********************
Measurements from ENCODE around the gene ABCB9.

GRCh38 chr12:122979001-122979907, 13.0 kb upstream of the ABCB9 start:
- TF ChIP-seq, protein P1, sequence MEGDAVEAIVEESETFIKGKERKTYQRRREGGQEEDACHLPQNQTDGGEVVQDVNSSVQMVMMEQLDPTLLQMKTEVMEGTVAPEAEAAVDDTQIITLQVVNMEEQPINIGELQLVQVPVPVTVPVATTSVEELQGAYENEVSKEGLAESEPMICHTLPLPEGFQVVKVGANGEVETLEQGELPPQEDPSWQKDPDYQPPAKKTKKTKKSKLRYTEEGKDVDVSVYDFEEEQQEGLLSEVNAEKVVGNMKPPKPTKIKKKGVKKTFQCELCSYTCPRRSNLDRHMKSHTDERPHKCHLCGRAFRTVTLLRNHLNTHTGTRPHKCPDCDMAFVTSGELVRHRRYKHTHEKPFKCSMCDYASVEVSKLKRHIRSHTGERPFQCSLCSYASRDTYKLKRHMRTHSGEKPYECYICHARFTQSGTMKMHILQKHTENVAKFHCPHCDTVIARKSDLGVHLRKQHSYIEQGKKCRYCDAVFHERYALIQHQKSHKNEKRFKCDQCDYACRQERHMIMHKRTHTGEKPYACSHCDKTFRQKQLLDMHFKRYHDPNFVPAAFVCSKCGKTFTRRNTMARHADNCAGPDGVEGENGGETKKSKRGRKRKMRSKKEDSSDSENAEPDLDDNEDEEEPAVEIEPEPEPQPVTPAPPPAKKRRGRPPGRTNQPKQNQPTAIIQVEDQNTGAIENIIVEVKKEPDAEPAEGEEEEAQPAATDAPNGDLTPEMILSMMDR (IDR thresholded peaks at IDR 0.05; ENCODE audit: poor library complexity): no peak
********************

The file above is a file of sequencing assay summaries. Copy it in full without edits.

Measurements from ENCODE around the gene ABCB9.

GRCh38 chr12:122979001-122979907, 13.0 kb upstream of the ABCB9 start:
- TF ChIP-seq, protein P1, sequence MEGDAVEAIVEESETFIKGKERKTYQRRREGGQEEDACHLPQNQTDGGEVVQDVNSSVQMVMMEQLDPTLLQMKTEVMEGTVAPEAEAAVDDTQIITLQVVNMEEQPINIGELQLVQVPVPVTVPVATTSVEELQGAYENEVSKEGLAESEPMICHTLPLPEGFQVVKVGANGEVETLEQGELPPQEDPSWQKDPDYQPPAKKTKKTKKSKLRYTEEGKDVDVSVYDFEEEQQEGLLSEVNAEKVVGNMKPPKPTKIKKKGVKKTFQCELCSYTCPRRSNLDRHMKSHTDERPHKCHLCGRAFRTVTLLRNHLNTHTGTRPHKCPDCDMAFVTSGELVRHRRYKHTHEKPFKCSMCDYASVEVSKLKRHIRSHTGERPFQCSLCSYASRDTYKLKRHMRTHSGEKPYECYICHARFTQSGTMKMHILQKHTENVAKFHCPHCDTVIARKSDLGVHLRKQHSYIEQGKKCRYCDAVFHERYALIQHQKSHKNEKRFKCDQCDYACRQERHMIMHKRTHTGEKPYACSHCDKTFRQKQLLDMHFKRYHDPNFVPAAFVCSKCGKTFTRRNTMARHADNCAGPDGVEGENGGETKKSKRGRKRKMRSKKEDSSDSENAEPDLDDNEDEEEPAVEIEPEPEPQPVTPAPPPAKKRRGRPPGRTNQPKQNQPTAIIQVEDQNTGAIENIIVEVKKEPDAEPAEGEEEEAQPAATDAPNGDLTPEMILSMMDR (IDR thresholded peaks at IDR 0.05; ENCODE audit: poor library complexity): no peak